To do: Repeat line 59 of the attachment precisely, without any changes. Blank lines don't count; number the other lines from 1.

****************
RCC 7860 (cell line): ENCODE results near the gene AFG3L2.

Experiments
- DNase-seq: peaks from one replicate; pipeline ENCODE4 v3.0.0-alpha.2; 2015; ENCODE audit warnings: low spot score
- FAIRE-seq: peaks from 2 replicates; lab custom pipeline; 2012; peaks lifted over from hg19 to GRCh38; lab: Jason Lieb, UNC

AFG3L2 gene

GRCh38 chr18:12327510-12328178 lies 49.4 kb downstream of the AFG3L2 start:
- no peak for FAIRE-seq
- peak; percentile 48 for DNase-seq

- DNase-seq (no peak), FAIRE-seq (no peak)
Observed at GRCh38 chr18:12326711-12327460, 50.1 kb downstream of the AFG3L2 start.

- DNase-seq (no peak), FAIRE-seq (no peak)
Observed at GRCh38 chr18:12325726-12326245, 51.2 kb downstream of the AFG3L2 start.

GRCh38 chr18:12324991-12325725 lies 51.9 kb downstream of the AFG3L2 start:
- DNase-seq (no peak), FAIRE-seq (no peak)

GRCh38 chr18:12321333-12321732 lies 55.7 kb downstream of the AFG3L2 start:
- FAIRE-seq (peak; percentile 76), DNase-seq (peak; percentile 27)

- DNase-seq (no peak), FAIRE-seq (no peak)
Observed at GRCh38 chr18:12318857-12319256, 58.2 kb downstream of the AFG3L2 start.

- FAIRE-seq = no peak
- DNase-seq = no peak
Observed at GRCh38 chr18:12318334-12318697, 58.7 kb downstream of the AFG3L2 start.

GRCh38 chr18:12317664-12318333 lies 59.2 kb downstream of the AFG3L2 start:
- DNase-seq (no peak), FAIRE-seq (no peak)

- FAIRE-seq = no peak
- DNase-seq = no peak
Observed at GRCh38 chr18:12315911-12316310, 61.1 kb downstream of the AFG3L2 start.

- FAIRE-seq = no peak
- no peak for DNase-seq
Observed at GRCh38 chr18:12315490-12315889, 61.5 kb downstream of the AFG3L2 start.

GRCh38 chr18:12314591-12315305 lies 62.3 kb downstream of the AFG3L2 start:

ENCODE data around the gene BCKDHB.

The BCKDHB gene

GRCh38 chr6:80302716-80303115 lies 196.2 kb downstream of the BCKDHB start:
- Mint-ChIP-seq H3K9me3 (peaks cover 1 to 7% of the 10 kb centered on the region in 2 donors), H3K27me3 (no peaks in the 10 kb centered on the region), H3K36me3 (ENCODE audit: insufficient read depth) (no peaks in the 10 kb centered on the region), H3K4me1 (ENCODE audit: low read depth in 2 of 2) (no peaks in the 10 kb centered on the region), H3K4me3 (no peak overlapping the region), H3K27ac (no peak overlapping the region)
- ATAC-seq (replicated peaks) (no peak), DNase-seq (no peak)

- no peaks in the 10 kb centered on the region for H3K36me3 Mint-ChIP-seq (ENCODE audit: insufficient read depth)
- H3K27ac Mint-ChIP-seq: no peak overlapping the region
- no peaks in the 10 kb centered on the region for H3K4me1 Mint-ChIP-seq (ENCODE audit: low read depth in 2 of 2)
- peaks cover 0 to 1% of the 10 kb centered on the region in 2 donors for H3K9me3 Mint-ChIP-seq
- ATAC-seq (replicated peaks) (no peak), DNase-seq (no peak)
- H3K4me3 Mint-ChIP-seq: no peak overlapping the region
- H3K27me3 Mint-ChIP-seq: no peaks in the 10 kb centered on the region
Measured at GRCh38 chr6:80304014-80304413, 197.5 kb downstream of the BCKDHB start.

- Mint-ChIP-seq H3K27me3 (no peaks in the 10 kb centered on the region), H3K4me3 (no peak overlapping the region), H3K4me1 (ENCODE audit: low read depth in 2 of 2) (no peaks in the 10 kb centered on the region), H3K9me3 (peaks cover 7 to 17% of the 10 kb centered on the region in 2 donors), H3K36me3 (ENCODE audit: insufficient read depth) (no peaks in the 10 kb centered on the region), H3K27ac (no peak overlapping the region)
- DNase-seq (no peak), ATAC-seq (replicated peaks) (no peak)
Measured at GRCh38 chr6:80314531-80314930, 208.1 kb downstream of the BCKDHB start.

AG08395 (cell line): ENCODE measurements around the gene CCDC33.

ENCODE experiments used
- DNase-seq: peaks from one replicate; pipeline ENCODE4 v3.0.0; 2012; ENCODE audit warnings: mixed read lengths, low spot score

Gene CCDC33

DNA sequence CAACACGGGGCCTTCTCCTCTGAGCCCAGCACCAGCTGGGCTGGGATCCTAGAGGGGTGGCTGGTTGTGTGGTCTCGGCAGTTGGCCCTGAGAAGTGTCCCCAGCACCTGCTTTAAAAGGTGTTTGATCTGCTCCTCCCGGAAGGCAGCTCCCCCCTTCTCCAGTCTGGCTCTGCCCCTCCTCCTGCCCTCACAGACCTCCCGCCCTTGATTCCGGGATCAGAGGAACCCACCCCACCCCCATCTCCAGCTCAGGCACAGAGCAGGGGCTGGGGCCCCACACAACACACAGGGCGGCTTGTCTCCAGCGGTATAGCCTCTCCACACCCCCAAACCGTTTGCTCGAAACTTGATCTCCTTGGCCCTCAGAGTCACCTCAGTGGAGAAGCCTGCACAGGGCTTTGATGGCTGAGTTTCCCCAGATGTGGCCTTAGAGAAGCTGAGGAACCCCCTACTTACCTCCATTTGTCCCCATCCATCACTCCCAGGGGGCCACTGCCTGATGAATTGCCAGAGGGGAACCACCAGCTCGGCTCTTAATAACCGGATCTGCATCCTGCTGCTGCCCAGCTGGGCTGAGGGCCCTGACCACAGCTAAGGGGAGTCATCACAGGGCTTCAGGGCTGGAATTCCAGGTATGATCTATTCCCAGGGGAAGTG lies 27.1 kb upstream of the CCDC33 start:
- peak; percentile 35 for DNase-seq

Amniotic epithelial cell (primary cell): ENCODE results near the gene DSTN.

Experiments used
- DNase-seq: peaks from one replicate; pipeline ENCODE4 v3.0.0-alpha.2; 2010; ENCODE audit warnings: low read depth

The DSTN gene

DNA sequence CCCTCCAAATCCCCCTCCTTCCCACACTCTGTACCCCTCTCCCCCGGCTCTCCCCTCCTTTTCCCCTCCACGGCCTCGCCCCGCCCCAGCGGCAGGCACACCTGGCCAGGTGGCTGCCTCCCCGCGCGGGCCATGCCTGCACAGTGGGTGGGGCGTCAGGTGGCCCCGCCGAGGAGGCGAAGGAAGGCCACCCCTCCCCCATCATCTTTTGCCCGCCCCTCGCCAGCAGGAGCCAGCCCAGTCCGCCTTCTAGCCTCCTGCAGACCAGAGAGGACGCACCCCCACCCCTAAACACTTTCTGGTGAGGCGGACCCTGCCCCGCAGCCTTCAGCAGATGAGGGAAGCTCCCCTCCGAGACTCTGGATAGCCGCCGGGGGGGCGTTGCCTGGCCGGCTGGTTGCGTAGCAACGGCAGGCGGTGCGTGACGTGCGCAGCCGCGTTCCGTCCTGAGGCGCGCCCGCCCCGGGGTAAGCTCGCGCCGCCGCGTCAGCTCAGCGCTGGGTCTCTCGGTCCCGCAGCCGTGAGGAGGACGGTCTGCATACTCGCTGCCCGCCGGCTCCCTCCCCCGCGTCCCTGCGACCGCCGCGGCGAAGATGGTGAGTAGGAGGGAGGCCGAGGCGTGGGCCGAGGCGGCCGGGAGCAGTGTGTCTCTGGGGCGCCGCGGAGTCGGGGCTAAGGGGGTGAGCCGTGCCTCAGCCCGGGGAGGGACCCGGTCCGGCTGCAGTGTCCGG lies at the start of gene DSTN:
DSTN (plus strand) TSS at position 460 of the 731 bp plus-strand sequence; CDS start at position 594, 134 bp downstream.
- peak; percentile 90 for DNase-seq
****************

- peak; percentile 90 for DNase-seq